“According to projections from some models of past land use, large-scale land clearing and resulting carbon emissions have only occurred during the industrial era, as a result of huge increases in population. But Ruddiman, and his co-author Erle Ellis, an ecologist at UMBC who specializes in land-use change, say these models are not accounting for the possibly large effects on climate likely caused by early farming methods. "Many climate models assume that land use in the past was similar to land use today; and that the great population explosion of the past 150 years has increased land use proportionally," Ellis said. "We are proposing that much smaller earlier populations used much more land per person, and may have more greatly affected climate than current models reflect." *||*

“Ruddiman and Ellis based their finding on several studies by anthropologists, archaeologists and paleoecologists indicating that early civilizations used a great amount of land to grow relatively small amounts of food. The researchers compared what they found with the way most land-use models are designed, and found a disconnect between modeling and field-based studies. "It was only as our populations grew larger over thousands of years, and needed more food, that we improved farming technologies enough to begin using less land for more yield," Ruddiman said. "We suggest in this paper that climate modelers might consider how land use has changed over time, and how this may have affected the climate."”

Ancient Farmers Linked to Disappearing African Rainforests


Ancient Farmers may have played a role in the disappearance of rainforests in central Africa, a study suggests. Popular Archaeology reported: “Scientists have long held that some of the rainforests of Central Africa disappeared about 3,000 years ago, abruptly replaced by savannas due to a dramatic shift in the regional climate. However, the conclusions of a recent study now suggest that it was not climate change alone that may have been responsible for the shift -- that humans may have had a big hand, as well. [Source: Popular Archaeology, February 9, 2012 ^*^]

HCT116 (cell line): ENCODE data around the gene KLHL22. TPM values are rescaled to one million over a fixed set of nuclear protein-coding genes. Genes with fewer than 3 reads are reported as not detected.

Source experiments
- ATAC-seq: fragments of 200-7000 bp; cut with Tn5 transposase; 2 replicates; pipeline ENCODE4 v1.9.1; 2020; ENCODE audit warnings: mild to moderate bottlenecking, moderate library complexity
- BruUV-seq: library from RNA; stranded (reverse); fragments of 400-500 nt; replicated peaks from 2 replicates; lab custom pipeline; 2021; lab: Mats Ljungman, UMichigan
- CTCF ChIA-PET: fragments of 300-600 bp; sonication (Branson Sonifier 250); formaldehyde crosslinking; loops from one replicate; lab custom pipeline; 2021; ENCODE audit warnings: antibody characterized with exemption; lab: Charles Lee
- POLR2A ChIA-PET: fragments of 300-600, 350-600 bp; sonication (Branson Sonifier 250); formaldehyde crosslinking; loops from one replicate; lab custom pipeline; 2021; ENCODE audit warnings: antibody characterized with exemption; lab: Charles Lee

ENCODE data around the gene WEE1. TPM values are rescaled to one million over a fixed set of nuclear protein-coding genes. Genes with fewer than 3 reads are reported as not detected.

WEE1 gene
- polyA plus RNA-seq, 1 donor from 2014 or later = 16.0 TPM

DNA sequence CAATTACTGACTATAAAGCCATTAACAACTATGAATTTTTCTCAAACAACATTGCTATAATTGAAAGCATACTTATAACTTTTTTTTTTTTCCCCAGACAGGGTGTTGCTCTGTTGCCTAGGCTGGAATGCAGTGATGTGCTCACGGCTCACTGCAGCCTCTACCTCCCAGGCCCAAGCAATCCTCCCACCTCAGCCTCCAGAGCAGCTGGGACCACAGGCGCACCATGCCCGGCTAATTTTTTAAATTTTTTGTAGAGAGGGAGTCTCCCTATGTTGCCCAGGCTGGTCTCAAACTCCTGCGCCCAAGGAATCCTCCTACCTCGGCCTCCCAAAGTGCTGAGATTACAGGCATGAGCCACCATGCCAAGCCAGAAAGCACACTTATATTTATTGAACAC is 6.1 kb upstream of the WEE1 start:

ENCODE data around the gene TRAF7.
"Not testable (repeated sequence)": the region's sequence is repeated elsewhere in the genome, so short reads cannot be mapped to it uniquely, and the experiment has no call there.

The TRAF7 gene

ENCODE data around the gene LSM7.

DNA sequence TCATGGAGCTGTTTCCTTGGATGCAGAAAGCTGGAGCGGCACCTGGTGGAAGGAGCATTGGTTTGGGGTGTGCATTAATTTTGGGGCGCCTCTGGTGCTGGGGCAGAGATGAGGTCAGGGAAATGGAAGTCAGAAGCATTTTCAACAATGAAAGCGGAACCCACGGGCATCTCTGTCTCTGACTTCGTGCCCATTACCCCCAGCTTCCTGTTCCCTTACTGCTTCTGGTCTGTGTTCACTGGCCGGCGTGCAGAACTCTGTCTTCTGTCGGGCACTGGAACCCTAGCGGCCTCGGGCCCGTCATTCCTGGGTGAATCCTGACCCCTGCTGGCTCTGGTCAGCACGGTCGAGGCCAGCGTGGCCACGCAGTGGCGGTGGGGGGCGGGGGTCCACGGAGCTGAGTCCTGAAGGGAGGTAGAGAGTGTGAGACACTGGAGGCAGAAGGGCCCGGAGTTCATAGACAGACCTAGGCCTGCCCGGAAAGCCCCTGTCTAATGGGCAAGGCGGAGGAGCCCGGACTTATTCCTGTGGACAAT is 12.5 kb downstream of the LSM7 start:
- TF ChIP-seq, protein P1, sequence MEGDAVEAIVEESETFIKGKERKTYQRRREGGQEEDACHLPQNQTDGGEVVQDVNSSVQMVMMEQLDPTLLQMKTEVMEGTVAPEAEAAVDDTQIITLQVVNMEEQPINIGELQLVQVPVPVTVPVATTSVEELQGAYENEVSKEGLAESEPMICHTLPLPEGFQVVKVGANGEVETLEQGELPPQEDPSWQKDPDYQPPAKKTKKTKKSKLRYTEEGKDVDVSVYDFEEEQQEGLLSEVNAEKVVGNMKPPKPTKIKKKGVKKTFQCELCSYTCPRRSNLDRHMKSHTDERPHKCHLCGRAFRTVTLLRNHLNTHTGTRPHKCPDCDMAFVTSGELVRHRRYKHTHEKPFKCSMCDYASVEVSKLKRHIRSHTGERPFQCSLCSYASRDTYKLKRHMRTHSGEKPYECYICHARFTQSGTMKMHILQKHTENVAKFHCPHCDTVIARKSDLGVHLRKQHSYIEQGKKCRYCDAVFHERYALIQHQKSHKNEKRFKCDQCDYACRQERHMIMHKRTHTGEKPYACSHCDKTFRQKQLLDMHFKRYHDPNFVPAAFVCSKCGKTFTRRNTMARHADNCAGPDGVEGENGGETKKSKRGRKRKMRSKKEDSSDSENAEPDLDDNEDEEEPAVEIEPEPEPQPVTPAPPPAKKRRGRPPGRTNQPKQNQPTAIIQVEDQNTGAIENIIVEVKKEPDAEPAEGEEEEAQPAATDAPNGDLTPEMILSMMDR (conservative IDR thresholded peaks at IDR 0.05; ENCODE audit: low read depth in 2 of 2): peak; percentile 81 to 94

“Germain Bayon and a research team of colleagues conducted a geochemical analysis of a marine sediment core taken at the mouth of the Congo River and determined that the sediment had undergone very significant chemical weathering around 3,000 years ago. While climate change at the time was a factor, the weathering also coincided with the arrival of Bantu-speaking farmers from the region that now encompasses modern-day Cameroon and Nigeria. These Bantu peoples, according to the researchers, brought their agriculture and iron smelting technologies with them, possibly contributing to and enhancing the changes that impacted the Central African rainforests. As they intensified their land use by cutting down trees to create arable land for agriculture and iron smelters, the ensuing erosion and effects on the climate helped to create a drier, more savannah-like landscape around 3,000 years ago, resulting in the conditions we see today. ^*^

“Reports Bayon, et. al., "evidence from our proxy record that chemical weathering rates at that time were unprecedented during the last 40 thousand years clearly suggest that the environmental impact of human population in the central African rainforest was already significant about 2500 years ago, at least greater than that induced by the Late Quaternary (the past 0.5-1.0 million years) climatic oscillations”. This paper is published online by the journal Science, at the Science Express website/ ^*^

Image Sources: Wikimedia Commons

Text Sources: National Geographic, New York Times, Washington Post, Los Angeles Times, Smithsonian magazine, Nature, Scientific American. Live Science, Discover magazine, Discovery News, Ancient Foods ancientfoods.wordpress.com ; Times of London, Natural History magazine, Archaeology magazine, The New Yorker, Time, Newsweek, BBC, The Guardian, Reuters, AP, AFP, Lonely Planet Guides, World Religions edited by Geoffrey Parrinder (Facts on File Publications, New York); History of Warfare by John Keegan (Vintage Books); History of Art by H.W. Janson (Prentice Hall, Englewood Cliffs, N.J.), Compton’s Encyclopedia and various books and other publications.

Last updated September 2018